Tuition reimbursement procedures are outlined in Cummins's preexisting guidelines. Officers pay their own tuition and fees for the first course. Cummins fully reimburses all personnel who complete a course with a grade of C or higher. Thus, employees can complete the full program for an initial outlay of the cost of one course.

The only cost to students is for textbooks and class materials; however, Cummins orders the books directly from the publisher and sells them to students at cost. Students recoup their initial tuition payment when they complete a course or the entire certificate program. Another benefit of this method of reimbursement is the incentive for students to do their best in each course, because if they fail to gamer a C or higher, they will lose their money. This method is effective since no one has earned less than a C on any course to date.

Finally, input from Cummins's security managers and the officers enrolled in the program is another key ingredient of the program's success. Instructors make every attempt to relate course material and class examples to security officers' needs. Feedback is obtained through classroom discussions and during informal breaks. Instructors also receive feedback from management before and after each course is completed.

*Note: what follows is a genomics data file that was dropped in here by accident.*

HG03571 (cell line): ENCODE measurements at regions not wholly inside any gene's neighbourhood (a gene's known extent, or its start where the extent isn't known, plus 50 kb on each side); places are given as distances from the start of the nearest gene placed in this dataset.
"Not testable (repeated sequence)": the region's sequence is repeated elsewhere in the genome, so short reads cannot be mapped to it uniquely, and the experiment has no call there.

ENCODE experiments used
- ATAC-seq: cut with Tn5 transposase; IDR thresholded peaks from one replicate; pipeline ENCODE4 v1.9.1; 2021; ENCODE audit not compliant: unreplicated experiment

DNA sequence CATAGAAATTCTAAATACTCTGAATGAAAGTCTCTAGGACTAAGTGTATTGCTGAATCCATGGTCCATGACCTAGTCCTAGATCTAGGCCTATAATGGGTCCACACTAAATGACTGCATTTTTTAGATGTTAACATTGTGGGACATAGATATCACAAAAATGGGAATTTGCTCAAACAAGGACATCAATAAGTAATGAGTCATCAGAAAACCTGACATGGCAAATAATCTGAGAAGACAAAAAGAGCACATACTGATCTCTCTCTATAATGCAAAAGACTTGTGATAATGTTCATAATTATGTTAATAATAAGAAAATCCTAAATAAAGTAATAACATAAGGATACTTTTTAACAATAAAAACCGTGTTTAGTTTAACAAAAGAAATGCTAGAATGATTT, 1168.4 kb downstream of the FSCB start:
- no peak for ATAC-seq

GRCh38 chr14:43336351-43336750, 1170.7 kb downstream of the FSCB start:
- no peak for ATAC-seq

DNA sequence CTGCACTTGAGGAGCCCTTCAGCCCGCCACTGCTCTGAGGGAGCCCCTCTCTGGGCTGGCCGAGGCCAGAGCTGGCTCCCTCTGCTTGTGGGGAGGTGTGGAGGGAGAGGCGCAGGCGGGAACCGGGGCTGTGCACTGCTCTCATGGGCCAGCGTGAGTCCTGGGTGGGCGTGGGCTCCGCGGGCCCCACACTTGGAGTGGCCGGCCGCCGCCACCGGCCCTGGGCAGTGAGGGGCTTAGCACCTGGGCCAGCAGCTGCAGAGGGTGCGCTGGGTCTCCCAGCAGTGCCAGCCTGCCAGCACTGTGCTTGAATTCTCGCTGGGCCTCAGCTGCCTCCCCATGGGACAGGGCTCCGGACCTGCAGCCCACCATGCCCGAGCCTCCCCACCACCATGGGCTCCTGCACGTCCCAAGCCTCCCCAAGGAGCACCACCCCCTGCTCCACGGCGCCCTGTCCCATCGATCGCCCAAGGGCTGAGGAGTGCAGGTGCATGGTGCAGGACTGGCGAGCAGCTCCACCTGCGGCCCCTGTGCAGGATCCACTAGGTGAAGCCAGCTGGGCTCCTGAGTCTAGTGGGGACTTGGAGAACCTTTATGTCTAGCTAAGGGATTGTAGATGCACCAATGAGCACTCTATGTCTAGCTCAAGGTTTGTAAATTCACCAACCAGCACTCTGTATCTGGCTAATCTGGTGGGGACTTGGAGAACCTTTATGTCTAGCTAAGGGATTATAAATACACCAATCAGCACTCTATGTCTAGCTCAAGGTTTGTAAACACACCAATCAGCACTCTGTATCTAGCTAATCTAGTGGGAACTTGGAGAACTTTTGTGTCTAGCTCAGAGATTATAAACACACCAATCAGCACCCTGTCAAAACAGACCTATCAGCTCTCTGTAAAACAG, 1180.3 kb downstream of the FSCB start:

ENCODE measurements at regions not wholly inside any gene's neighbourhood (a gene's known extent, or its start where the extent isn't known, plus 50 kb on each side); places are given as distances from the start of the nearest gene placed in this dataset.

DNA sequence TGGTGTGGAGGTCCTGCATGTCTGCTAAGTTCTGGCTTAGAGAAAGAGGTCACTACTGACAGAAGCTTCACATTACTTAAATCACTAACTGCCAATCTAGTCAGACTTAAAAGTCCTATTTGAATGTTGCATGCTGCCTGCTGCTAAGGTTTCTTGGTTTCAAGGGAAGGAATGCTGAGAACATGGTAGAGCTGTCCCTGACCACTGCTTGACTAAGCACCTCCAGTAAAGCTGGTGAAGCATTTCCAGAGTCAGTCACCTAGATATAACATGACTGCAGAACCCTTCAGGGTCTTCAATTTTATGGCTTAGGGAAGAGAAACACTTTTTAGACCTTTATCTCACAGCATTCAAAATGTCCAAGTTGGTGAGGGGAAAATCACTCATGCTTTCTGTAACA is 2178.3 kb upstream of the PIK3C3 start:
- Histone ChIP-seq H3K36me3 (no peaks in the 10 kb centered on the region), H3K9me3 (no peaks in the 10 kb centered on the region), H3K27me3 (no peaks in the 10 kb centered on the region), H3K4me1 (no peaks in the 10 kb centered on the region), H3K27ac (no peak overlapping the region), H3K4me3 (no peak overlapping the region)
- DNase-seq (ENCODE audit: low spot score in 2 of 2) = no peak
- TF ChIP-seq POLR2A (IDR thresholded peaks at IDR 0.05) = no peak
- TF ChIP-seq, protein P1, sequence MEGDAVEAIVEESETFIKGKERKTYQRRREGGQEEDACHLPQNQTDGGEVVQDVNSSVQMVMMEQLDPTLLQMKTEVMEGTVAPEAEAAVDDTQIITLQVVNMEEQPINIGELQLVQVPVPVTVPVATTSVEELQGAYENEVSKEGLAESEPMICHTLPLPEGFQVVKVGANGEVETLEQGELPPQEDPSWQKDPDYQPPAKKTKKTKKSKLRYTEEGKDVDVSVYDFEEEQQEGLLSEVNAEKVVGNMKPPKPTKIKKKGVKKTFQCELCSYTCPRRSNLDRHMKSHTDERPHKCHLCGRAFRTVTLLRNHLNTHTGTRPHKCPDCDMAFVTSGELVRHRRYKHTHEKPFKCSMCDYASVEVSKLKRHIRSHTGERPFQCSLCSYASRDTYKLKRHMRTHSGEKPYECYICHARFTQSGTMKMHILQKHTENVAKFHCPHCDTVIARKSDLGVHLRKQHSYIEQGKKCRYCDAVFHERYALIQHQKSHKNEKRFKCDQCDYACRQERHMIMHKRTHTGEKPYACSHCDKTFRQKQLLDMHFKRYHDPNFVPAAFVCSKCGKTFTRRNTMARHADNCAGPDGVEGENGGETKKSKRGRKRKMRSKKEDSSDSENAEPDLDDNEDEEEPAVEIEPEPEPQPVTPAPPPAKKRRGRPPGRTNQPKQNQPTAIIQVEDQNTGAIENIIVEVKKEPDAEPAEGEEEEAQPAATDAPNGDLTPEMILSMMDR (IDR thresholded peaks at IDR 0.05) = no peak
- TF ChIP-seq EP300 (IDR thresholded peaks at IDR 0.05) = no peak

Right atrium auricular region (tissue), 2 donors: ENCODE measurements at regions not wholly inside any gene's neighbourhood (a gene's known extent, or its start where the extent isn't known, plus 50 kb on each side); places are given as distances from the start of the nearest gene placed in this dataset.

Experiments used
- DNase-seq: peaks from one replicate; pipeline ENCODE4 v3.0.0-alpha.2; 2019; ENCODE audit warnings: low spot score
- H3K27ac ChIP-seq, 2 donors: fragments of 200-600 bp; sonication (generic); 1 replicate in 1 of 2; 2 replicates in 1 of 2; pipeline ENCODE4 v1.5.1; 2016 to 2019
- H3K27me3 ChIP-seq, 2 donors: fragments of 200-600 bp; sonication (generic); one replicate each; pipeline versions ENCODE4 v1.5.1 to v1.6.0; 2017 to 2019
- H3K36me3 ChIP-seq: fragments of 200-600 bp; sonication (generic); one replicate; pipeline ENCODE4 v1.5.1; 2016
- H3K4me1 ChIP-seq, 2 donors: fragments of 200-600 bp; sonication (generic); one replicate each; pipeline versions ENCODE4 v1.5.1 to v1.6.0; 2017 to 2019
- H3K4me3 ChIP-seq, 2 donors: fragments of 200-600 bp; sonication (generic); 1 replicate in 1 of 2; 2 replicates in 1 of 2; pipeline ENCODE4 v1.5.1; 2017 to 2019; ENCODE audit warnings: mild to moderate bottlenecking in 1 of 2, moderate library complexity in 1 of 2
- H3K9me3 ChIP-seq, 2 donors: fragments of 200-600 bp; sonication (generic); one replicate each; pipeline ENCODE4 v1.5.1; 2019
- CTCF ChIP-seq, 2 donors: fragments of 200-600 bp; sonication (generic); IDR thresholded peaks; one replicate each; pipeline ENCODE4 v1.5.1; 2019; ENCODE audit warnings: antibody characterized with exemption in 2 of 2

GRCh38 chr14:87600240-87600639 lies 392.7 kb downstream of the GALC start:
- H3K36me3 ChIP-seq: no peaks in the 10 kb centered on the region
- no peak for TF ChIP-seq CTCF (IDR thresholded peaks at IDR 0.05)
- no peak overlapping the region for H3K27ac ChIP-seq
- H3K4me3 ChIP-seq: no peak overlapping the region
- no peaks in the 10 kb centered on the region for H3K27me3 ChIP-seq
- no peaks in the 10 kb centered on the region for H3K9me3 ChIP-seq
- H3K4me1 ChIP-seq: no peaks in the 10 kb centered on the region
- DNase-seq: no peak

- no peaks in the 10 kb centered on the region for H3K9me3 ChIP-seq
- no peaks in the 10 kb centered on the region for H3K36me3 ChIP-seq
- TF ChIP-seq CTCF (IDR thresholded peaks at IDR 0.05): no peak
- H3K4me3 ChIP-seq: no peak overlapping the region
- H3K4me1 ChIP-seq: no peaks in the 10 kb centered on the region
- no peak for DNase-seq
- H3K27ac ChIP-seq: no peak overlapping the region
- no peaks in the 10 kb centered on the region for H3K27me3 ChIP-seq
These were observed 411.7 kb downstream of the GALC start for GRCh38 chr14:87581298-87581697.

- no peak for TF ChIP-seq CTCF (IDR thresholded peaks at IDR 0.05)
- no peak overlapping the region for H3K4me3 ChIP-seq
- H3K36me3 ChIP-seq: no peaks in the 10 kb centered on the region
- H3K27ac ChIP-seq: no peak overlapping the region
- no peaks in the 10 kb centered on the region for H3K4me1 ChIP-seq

Program benefits. Cummins has always made a concerted effort to maintain employee morale and an attitude of professionalism among security officers. That effort has included increased training, selective hiring standards, and clearly defined responsibilities. One of the most significant benefits of the certificate program is the increased morale of security officers. It has led employees to think of themselves as security professionals rather than guards.

Officers in the program have learned that while training helps one do a job better, education expands the mind. They have learned about security's history and some of the concepts often omitted from routine training programs. They have also passed this information along to their colleagues who were unable or elected not to participate in the program. This has increased the pride all officers take in their contribution to the security department and to the company as a whole.

The Cummins/ISU cooperative security education program has succeeded in many ways. The participating officers have gained increased self-esteem and confidence. Morale has improved throughout the security force. Professionalism and pride in job performance have increased. Furthermore, the security department's image within the organization has improved. Cummins has received an excellent return on its investment in furthering the education of security personnel.